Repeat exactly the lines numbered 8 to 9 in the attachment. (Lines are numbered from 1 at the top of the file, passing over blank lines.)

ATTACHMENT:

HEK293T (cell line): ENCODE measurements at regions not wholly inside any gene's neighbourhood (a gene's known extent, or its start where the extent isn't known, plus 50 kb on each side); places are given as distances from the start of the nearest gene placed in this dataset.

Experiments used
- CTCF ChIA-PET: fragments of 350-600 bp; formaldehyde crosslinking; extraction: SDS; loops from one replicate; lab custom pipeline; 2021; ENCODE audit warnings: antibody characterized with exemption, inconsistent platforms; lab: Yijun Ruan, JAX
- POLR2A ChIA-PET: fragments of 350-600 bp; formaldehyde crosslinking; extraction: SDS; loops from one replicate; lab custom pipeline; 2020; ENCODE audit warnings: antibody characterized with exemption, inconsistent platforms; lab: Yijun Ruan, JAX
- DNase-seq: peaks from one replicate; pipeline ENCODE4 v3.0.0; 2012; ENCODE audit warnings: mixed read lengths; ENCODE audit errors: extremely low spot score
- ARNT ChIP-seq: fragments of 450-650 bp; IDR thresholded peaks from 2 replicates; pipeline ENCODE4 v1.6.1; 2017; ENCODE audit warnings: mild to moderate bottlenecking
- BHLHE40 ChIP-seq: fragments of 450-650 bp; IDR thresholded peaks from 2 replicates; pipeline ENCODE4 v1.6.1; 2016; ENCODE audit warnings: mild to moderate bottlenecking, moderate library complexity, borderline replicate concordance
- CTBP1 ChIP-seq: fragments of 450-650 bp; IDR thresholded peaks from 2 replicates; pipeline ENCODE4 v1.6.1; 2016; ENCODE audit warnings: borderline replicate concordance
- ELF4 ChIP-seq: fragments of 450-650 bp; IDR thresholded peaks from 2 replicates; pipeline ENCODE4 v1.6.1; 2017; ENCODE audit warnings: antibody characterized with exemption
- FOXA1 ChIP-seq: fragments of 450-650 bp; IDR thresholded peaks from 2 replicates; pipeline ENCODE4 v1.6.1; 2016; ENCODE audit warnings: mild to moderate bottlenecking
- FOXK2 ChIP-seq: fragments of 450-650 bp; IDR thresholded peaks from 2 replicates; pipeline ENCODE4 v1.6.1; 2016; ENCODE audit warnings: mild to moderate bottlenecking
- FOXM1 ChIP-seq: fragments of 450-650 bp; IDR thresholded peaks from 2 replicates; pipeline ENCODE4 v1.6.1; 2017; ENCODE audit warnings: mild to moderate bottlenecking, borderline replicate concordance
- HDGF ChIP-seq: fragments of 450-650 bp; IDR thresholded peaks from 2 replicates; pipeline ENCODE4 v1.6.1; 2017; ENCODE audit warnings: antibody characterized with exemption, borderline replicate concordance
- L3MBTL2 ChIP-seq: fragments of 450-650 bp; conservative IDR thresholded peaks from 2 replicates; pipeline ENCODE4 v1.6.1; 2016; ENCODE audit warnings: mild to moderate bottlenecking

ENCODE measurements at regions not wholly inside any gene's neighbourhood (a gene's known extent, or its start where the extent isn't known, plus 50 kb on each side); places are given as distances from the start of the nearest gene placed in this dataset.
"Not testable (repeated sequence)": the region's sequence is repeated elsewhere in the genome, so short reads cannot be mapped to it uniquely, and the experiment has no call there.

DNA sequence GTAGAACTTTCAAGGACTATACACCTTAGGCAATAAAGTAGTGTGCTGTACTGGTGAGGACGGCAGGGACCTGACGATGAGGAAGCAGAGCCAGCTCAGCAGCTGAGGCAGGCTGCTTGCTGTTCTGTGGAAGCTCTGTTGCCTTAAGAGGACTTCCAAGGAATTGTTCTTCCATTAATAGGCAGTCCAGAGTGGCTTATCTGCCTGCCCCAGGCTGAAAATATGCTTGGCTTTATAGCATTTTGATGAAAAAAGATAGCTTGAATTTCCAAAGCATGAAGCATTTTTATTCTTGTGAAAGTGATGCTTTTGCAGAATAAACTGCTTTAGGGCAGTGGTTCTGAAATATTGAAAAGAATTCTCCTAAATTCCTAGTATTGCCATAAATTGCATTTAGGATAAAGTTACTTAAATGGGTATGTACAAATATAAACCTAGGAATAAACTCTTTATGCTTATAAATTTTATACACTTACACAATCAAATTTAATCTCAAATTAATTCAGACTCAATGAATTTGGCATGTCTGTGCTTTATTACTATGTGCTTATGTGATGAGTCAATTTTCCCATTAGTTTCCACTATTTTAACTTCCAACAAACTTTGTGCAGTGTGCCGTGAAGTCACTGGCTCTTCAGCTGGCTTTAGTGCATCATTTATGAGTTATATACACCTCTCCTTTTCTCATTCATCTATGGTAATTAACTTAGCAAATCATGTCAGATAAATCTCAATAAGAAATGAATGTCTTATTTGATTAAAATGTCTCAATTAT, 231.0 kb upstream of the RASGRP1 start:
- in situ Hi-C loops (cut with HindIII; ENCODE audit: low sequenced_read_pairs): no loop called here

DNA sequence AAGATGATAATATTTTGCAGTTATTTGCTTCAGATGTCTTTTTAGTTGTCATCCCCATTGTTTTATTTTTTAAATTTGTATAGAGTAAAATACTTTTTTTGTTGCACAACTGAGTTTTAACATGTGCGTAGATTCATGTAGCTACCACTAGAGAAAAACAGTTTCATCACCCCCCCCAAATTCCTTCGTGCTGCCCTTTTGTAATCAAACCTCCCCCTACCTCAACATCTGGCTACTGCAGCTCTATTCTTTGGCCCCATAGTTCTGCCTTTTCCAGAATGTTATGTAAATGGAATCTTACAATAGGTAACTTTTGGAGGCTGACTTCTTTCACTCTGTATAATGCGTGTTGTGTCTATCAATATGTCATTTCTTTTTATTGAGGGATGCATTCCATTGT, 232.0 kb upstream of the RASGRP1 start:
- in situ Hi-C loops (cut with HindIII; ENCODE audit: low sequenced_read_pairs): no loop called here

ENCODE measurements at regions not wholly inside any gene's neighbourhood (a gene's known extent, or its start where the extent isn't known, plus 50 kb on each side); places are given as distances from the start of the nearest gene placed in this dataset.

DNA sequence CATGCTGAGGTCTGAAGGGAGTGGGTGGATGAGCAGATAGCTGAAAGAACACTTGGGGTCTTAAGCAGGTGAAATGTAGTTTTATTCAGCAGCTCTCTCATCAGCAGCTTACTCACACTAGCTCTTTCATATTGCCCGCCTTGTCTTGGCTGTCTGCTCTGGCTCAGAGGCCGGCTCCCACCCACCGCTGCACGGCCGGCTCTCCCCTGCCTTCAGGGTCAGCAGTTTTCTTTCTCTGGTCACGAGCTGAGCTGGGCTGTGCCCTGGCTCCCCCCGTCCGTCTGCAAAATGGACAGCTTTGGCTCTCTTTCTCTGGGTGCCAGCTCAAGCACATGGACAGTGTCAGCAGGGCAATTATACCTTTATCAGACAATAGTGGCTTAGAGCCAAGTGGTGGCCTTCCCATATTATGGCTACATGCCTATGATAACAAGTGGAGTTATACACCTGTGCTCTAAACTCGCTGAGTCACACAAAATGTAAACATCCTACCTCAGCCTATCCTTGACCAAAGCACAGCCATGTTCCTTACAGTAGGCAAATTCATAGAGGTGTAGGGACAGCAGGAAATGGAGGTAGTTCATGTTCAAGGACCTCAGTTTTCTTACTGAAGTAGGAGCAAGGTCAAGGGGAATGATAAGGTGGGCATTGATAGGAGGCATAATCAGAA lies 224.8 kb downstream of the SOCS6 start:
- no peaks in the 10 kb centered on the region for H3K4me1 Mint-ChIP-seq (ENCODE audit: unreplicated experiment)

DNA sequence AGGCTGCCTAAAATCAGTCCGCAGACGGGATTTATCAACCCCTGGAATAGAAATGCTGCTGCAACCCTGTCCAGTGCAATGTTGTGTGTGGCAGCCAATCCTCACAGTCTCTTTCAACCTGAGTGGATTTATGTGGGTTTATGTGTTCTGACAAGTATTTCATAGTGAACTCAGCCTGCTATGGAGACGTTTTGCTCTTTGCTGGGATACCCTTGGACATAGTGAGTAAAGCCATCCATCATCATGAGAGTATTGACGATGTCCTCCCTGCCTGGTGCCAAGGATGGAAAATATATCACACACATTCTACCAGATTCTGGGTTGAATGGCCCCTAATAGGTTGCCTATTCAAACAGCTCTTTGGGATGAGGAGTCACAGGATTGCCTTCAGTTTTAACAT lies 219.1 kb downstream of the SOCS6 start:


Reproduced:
- CTBP1 ChIP-seq: fragments of 450-650 bp; IDR thresholded peaks from 2 replicates; pipeline ENCODE4 v1.6.1; 2016; ENCODE audit warnings: borderline replicate concordance
- ELF4 ChIP-seq: fragments of 450-650 bp; IDR thresholded peaks from 2 replicates; pipeline ENCODE4 v1.6.1; 2017; ENCODE audit warnings: antibody characterized with exemption